Tag Archives: climate change

Soaring Arctic temperatures – a warning from history

Soaring Arctic temperatures – a warning from history – environment – 09 July 2010 – New Scientist.

With carbon dioxide levels close to our own, the Arctic of the Pliocene epoch may have warmed much more than previously thought – and the modern Arctic could go the same way.

Ashley Ballantyne at the University of Colorado, Boulder, and colleagues analysed 4-million-year-old Pliocene peat samples from Ellesmere Island in the Arctic archipelago to find out what the climate was like when the peat formed.

At that time, CO2 levels are thought to have been close to current levels – around 390 parts per million – but global temperatures were around 2 to 3 °C warmer than today. It was the last warm period before the onset of the Pleistocene glaciation, and is used by climate researchers as a model for our future climate.

Previous studies using computer models have suggested that the Pliocene Arctic was also warmer than it is today – up to 10 °C warmer. A little warming can trigger a lot more in the Arctic because the loss of light-reflecting sea ice and the spread of plants across the land increase the amount of solar energy that is absorbed.

Peat heat

Ballantyne’s team estimated the temperature of the period at which the peat formed by measuring three things that are affected by temperature: the concentration of various chemical compounds, levels of a certain isotope in tree rings and the amount and types of fossilised vegetation.

The group’s analysis suggests the samples formed when average local temperatures were about -0.5 °C. That is 19 °C warmer than temperatures today – more than the previous computer models had estimated.

“These results should be alarming,” says Ballantyne. Although it could take centuries for current global temperatures to respond to rising CO2 levels, we can expect the Arctic to warm much more than the rest of the planet, he says.

Marci Robinson of the US Geological Survey in Reston, Virginia, agrees that Arctic warming is of concern, but doesn’t think it will match that of the Pliocene.

In a model study now in review, Robinson mathematically removed a seabed ridge that now stretches from Greenland to Scotland because it was much lower in the Pliocene. Without the ridge obstruction, warm water would have been able to travel more freely from lower latitudes to Arctic regions, allowing more warming, says Robinson. This would suggest that modern Arctic warming might fall about 5 °C short of that of the Pliocene. Even so, Robinson’s estimate means Arctic temperatures would rise by 14 °C.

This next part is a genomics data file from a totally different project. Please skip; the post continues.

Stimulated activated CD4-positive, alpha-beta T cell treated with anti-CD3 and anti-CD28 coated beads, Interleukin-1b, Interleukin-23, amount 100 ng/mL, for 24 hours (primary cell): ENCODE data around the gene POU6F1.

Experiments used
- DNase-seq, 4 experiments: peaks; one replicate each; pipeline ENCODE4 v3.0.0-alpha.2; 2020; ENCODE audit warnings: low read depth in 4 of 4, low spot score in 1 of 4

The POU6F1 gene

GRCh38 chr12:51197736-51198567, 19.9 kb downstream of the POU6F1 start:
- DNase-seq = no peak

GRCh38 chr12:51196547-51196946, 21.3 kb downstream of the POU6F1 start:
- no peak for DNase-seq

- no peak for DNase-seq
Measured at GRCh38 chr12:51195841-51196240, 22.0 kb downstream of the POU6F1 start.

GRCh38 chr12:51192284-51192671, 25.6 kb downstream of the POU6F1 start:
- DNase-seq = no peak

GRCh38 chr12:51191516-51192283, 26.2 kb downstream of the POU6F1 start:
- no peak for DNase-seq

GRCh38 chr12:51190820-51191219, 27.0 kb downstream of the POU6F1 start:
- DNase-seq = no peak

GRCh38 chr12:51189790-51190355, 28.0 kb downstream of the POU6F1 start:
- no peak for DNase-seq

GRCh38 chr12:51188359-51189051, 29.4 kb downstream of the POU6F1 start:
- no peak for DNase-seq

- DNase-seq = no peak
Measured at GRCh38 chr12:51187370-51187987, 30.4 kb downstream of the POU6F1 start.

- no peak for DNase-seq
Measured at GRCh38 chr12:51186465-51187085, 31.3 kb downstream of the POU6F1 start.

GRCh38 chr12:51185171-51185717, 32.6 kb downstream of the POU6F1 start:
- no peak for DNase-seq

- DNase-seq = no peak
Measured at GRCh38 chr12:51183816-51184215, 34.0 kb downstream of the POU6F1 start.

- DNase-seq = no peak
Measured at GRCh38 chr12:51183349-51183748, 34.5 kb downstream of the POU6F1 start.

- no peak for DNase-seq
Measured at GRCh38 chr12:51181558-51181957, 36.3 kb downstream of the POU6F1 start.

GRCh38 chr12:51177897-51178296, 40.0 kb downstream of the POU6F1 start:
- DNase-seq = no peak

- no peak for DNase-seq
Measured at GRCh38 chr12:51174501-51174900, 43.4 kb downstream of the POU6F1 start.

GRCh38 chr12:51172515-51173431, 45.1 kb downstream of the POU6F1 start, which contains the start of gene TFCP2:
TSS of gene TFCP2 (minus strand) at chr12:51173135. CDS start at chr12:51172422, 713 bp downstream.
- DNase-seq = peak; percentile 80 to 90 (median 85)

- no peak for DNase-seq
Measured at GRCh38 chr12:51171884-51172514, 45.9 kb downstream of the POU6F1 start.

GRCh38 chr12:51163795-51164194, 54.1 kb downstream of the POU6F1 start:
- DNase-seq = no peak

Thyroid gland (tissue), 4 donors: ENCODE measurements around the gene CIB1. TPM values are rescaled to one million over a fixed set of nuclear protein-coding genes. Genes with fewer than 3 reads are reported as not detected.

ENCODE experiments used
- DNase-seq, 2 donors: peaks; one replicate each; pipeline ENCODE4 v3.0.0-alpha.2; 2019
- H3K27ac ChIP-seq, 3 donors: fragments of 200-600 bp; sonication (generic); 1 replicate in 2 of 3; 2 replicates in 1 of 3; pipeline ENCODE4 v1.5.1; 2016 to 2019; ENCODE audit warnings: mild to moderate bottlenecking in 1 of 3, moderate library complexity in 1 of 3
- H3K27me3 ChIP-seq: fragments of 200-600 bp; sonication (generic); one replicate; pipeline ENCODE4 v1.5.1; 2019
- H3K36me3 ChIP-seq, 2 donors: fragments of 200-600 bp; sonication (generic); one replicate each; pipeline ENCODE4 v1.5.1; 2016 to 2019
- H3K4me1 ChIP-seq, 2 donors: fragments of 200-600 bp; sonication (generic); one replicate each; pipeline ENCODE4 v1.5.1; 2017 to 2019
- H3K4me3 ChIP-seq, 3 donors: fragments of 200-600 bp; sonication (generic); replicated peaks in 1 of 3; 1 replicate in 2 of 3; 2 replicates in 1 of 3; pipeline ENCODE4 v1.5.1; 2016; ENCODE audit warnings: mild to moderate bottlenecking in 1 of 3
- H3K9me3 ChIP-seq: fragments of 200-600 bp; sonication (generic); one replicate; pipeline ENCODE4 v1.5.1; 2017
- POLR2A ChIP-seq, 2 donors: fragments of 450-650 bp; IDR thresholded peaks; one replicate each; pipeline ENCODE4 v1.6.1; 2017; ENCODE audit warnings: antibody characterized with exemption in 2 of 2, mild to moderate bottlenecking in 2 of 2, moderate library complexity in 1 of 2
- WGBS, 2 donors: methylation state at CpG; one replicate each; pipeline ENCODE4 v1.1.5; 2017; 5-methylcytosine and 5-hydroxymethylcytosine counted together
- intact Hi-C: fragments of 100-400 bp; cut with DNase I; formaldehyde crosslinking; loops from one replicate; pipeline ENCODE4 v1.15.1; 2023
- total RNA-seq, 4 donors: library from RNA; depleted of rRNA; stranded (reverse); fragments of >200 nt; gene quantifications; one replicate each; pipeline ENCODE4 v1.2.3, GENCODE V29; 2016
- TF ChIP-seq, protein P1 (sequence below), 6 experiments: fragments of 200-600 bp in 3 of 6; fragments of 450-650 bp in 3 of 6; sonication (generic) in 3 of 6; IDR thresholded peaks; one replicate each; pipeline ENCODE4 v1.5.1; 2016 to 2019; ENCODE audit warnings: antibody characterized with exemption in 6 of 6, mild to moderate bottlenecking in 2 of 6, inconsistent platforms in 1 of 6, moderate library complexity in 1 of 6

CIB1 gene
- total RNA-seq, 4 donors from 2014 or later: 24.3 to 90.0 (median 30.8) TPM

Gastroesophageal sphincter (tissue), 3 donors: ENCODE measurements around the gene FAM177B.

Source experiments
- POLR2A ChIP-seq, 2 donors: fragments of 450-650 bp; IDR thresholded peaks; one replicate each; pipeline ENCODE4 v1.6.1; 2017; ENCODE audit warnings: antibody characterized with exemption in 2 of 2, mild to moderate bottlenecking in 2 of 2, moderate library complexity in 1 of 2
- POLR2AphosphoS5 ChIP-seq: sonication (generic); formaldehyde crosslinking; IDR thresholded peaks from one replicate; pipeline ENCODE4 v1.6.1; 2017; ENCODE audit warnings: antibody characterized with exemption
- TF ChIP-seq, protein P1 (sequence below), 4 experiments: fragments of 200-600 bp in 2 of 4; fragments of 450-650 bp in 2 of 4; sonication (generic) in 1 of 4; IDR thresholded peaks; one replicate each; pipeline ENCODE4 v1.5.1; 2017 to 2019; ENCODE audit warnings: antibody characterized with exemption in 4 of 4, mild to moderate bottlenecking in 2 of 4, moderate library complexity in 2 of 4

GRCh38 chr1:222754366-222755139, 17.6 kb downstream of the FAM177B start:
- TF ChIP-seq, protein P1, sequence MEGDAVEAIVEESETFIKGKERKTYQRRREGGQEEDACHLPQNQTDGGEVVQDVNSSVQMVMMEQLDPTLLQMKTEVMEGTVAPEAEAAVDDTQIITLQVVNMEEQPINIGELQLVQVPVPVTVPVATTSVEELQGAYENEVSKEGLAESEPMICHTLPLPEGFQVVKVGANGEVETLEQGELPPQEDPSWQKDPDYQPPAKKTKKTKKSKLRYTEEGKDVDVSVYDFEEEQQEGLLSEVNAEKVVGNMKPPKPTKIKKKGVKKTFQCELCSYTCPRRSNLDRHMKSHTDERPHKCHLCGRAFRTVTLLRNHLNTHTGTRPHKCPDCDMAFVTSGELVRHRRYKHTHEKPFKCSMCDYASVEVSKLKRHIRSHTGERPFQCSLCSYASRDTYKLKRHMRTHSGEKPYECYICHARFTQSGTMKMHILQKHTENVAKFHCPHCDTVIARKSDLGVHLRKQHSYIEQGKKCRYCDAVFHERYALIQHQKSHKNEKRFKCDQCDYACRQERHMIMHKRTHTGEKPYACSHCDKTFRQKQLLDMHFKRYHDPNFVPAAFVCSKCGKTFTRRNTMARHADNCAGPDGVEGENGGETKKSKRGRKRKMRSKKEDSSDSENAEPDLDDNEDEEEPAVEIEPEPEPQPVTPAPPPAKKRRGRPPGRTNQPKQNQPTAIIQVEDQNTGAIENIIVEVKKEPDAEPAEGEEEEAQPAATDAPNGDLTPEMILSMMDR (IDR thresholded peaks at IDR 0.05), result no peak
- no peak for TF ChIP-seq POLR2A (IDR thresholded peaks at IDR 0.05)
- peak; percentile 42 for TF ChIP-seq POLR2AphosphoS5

BASE OF OCEAN FOOD CHAIN DYING!!! (avail on g-news for only a few hours..)

Beneath The Waves, Ctd

The Atlantic (blog) – ?18 hours ago?
The scientists I spoke with cite four basic reasons the initial eco-fears seem overblown. First, the Deepwater Horizon oil, unlike the black glop from the

‘Marine phytoplankton steadily declining over 20th century’

Oneindia – ?Jul 29, 2010?
London, July 29 (ANI): Scientists have, for the first time, found evidence that microscopic marine algae known as “phytoplankton” have been declining

Plankton declining across oceans

BBC News – ?Jul 29, 2010?
The amount of phytoplankton – tiny marine plants – in the top layers of the oceans has declined markedly over the last century, research suggests.

Vital Marine Plants in Steep Decline

Wall Street Journal – Gautam Naik – ?Jul 28, 2010?
Rising sea temperatures can harm the tiny plant life that forms the base of the oceans’ food chain as well as affect the diversity of marine

Plants at base of ocean food chain in decline, study finds

Globe and Mail – ?Jul 28, 2010?
Phytoplankton in the Baltic Sea. Phytoplankton are the foundation of the ocean food web, make half the world’s oxygen and suck up harmful carbon dioxide.

Warmer seas put marine food chain at risk

ABC Online – Alison Caldwell – ?Jul 28, 2010?
Phytoplankton are important because they generate roughly half of all organic matter on the planet and produce half the world’s oxygen.

Scientists Report Steep Decline in Algae Critical to Marine Food Chain

Voice of America – Jessica Berman – ?Jul 28, 2010?
The global population of a marine algae called phytoplankton has declined by 50 percent since the middle of the last century, threatening marine creatures


Bad news for the food chain: Phytoplankton declining by 1% per year

Greenfudge.org (blog) – Daniel Boyce – ?3 hours ago?
Phytoplankton – the microscopic algae that form the basis for marine food chains – have declined by 40% since 1950, at a rate of 1% per year.

Phytoplankton in decline: bye bye food chain?

New Scientist (blog) – Michael Marshall – ?Jul 29, 2010?
Ocean life is being wiped out from the bottom up. The global population of microscopic plants that float in ocean water and support most marine life has

A warmer ocean is a less green one

Discover Magazine (blog) – ?Jul 28, 2010?
The Earth’s oceans are mysterious and largely unexplored. Many of their inhabitants are familiar to us but their whereabouts and numbers are far less clear.
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Plankton declining across oceans

?Jul 29, 2010? – BBC News